Providence, Rhode Island

Providence is the capital and most populous city of the state of Rhode Island and is one of the oldest cities in the United States. It was founded in 1636 by Roger Williams, a Reformed Baptist theologian and religious exile from the Massachusetts Bay Colony, he named the area in honor of "God's merciful Providence" which he believed was responsible for revealing such a haven for him and his followers. The city is situated at the mouth of the Providence River at the head of Narragansett Bay. Providence was one of the first cities in the country to industrialize and became noted for its textile manufacturing and subsequent machine tool and silverware industries. Today, the city of Providence is home to eight hospitals and seven institutions of higher learning which have shifted the city's economy into service industries, though it still retains some manufacturing activity; the city is the third most populous city in New England after Worcester, Massachusetts. Providence was settled in June 1636 by Roger Williams and grew into one of the original Thirteen Colonies.

Williams was compelled to leave Massachusetts Bay Colony due to his differing religious views, he and others established Providence Plantations. This settlement merged with others to become the Colony of Rhode Island and Providence Plantations, it was a refuge for persecuted religious dissenters from the beginning. Providence Plantations was burned to the ground in March 1676 by the Narragansetts during King Philip's War, despite the good relations between Williams and the sachems with whom the United Colonies of New England were waging war. In the year, the Rhode Island legislature formally rebuked the other colonies for provoking the war. Providence residents were among the first Patriots to spill blood in the lead-up to the American Revolutionary War during the Gaspee Affair of 1772, Rhode Island was the first of the Thirteen Colonies to renounce its allegiance to the British Crown on May 4, 1776, it was the last of the Thirteen States to ratify the United States Constitution on May 29, 1790, once assurances were made that a Bill of Rights would become part of the Constitution.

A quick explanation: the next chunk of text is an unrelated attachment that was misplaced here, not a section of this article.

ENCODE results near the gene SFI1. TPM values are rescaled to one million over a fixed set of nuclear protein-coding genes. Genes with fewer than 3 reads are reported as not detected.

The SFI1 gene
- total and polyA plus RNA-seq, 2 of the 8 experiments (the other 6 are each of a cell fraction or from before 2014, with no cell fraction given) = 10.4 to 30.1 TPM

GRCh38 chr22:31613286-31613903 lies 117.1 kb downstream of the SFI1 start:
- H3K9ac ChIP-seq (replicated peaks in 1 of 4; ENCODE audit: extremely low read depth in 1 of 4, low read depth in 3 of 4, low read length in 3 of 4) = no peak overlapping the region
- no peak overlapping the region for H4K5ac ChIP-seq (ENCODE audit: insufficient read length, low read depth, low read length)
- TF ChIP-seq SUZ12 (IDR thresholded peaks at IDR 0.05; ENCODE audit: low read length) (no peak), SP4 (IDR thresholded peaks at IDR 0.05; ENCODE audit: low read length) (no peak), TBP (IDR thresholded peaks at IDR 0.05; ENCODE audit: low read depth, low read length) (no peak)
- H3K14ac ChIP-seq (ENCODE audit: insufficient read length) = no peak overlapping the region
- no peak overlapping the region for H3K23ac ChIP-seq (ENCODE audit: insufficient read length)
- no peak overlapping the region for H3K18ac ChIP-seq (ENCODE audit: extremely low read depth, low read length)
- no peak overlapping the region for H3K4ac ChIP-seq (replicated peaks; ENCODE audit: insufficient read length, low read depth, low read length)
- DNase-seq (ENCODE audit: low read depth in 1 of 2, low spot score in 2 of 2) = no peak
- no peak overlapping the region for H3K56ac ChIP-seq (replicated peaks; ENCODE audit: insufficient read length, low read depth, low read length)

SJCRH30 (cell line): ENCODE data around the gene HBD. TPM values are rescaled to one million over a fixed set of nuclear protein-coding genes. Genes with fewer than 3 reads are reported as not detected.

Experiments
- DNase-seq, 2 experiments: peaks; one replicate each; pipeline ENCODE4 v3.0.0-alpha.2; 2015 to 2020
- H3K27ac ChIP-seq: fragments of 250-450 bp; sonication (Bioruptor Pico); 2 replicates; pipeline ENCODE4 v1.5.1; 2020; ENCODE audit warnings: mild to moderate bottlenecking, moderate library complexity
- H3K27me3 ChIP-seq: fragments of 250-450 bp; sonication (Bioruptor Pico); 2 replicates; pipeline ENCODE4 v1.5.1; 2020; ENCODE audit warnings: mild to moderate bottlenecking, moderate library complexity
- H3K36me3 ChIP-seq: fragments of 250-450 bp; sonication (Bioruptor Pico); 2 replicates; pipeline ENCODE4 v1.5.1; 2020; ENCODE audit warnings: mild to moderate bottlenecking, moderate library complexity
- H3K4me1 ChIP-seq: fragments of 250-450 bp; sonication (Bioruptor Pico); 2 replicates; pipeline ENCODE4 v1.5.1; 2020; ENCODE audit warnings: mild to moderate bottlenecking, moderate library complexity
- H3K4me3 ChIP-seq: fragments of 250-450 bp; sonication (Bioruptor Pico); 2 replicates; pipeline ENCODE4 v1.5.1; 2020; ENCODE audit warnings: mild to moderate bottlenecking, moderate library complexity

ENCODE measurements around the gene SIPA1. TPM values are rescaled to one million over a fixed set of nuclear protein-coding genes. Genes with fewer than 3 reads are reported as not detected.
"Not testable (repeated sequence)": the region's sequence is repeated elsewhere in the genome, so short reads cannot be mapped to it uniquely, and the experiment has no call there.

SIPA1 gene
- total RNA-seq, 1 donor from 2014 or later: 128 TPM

Following the war, Providence was the country's ninth-largest city with 7,614 people. The economy shifted from maritime endeavors to manufacturing, in particular machinery, silverware and textiles. By the start of the 20th century, Providence hosted some of the largest manufacturing plants in the country, including Brown & Sharpe, Nicholson File, Gorham Manufacturing Company. Providence residents ratified a city charter in 1831 as the population passed 17,000; the seat of city government was located in the Market House in Market Square from 1832 to 1878, the geographic and social center of the city. The city offices outgrew this building, the City Council resolved to create a permanent municipal building in 1845; the city offices moved into the Providence City Hall in 1878. Local politics split over slavery during the American Civil War, as many had ties to Southern cotton and the slave trade. Despite ambivalence concerning the war, the number of military volunteers exceeded quota, the city's manufacturing proved invaluable to the Union.

Providence thrived after the war, waves of immigrants brought the population from 54,595 in 1865 to 175,597 by 1900. By the early 1900s, Providence was one of the wealthiest cities in the United States. Immigrant labor powered one of the nation's largest industrial manufacturing centers. Providence was a major manufacturer of industrial products, from steam engines to precision tools to silverware and textiles. Giant companies were based in or near Providence, such as Brown & Sharpe, the Corliss Steam Engine Company, Babcock & Wilcox, the Grinnell Corporation, the Gorham Manufacturing Company, Nicholson File, the Fruit of the Loom textile company. From 1975 until 1982, $606 million of local and national community development funds were invested throughout the city. In the 1990s, the city pushed for revitalization, realigning the north-south railroad tracks, removing the huge rail viaduct that separated downtown from the capitol building and moving the rivers to create Waterplace Park and river walks along the rivers' banks, constructing the Fleet Skating Rink and the Providence Place Mall.